1. Build your own CNN or Start with a pertained CNN network (like an Inception Model)
  2. Get the training and test data (images and labels)
  3. Train or retrain (i.e transfer learning) the network.
  4. Optimize with learning rates, batch size etc. for desired accuracy. Get the trained model
  5. Use the trained model for classification.
  6. Deploy TensorFlow API and trained model on the edge  (you can package this in docker)
  7. Use the classification code on the edge gateway to detect objects.

The following is part of my presentation that I delivered at IoTNext. I will update the article with the youtube video once available.

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Building Cognitive Solutions – A Definitive Handbook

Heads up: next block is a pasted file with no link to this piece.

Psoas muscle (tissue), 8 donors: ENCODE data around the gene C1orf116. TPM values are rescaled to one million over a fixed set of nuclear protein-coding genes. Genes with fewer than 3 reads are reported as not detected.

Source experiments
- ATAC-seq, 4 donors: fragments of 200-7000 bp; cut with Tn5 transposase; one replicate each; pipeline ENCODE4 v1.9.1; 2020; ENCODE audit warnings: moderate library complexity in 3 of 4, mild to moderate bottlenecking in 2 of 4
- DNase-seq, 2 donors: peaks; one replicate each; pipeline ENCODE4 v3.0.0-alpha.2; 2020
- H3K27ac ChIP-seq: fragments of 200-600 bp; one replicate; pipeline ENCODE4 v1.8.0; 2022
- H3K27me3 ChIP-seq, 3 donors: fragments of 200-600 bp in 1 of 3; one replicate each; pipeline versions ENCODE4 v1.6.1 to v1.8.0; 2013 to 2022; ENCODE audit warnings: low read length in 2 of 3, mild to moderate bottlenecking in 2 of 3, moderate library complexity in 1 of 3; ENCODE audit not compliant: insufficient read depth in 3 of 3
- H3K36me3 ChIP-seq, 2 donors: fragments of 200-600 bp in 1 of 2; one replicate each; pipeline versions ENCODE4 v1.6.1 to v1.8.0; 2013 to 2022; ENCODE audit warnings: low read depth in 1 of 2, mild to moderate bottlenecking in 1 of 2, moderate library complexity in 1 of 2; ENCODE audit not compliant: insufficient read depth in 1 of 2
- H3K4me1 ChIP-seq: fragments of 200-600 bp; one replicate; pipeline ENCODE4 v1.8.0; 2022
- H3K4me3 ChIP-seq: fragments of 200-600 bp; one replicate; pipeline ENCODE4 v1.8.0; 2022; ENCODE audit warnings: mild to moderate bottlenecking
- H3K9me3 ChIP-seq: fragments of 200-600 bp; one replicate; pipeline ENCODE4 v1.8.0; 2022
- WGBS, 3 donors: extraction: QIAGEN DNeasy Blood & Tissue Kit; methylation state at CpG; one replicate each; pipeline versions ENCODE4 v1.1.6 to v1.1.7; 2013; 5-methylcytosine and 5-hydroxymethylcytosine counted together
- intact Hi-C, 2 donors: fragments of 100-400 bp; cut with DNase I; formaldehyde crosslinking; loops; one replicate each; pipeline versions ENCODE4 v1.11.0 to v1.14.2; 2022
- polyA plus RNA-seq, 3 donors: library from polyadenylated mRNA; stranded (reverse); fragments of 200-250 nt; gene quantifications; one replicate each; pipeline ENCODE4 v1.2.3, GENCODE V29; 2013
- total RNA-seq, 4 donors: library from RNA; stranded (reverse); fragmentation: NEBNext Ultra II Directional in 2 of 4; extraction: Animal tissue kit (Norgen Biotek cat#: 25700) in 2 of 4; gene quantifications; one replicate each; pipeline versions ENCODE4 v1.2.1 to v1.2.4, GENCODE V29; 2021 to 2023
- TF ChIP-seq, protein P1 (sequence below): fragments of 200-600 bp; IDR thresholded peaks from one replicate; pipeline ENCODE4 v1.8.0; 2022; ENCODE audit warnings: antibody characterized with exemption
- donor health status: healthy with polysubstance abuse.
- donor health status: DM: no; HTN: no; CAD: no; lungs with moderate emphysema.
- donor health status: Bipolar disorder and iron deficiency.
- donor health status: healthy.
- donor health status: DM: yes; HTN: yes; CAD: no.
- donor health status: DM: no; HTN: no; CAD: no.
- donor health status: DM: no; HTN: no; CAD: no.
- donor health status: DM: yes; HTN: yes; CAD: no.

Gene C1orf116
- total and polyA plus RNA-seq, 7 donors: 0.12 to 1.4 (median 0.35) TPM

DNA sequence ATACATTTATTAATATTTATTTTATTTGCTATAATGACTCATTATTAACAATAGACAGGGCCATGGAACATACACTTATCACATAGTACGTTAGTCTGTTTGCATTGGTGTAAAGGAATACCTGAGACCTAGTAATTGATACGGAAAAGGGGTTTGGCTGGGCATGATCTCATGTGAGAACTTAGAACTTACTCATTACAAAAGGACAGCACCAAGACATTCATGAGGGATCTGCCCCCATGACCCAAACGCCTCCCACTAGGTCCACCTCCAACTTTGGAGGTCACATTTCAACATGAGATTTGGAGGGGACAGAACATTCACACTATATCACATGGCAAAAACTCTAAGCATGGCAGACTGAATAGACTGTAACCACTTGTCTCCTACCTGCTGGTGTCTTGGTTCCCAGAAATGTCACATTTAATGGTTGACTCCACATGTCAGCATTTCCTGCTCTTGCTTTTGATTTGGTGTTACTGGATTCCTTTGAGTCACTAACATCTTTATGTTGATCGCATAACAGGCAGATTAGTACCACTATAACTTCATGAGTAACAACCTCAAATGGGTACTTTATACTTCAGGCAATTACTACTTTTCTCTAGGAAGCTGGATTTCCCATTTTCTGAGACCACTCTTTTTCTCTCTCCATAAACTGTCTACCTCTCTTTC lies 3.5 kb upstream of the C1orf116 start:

Let me first start with an introduction on “Cognitive Computing”. Cognitive computing are systems that are designed to make computer’s think and learn like human brain.Similar to an evolution of a human mind from new born to child to an adult, where new information is learned and existing information is augmented, cognitive system’s learn through the vast amount of information fed to it and training on a set of information,so it can understand the context and help in making informed decisions.

For example, if you look at any learning methodology, a human mind learns and understand the context, but its equipped to answer questions in an examination/interview which it might not have seen before, but using the experiences and past learning,a informed judgement can be made. Similarly cognitive systems are modelled to learn from past set of reference data set (or learning) to help users make informed decisions. Cognitive systems can be thought of as a non programming system which learns through the set of information, training, interactions and a reference data set.